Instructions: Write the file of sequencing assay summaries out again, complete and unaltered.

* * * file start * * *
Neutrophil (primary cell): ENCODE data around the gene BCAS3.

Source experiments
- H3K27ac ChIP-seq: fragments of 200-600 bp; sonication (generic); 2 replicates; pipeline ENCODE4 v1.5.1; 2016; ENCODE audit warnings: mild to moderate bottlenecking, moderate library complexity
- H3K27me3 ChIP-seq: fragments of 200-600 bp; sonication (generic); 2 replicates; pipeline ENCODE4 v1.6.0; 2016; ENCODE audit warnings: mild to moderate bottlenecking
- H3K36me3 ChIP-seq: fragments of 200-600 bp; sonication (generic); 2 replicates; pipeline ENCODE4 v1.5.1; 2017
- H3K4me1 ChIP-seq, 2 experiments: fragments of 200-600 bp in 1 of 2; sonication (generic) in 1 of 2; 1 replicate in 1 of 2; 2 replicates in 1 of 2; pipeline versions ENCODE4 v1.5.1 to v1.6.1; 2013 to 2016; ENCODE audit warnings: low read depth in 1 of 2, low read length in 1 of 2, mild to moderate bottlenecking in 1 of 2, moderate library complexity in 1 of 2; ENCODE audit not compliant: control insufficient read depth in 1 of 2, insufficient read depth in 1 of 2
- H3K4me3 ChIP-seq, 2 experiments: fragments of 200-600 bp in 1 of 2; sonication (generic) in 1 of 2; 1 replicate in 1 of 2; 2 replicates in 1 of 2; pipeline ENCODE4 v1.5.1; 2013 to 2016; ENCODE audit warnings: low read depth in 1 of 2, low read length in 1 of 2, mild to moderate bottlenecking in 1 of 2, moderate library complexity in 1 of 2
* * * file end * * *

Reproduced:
Neutrophil (primary cell): ENCODE data around the gene BCAS3.

Source experiments
- H3K27ac ChIP-seq: fragments of 200-600 bp; sonication (generic); 2 replicates; pipeline ENCODE4 v1.5.1; 2016; ENCODE audit warnings: mild to moderate bottlenecking, moderate library complexity
- H3K27me3 ChIP-seq: fragments of 200-600 bp; sonication (generic); 2 replicates; pipeline ENCODE4 v1.6.0; 2016; ENCODE audit warnings: mild to moderate bottlenecking
- H3K36me3 ChIP-seq: fragments of 200-600 bp; sonication (generic); 2 replicates; pipeline ENCODE4 v1.5.1; 2017
- H3K4me1 ChIP-seq, 2 experiments: fragments of 200-600 bp in 1 of 2; sonication (generic) in 1 of 2; 1 replicate in 1 of 2; 2 replicates in 1 of 2; pipeline versions ENCODE4 v1.5.1 to v1.6.1; 2013 to 2016; ENCODE audit warnings: low read depth in 1 of 2, low read length in 1 of 2, mild to moderate bottlenecking in 1 of 2, moderate library complexity in 1 of 2; ENCODE audit not compliant: control insufficient read depth in 1 of 2, insufficient read depth in 1 of 2
- H3K4me3 ChIP-seq, 2 experiments: fragments of 200-600 bp in 1 of 2; sonication (generic) in 1 of 2; 1 replicate in 1 of 2; 2 replicates in 1 of 2; pipeline ENCODE4 v1.5.1; 2013 to 2016; ENCODE audit warnings: low read depth in 1 of 2, low read length in 1 of 2, mild to moderate bottlenecking in 1 of 2, moderate library complexity in 1 of 2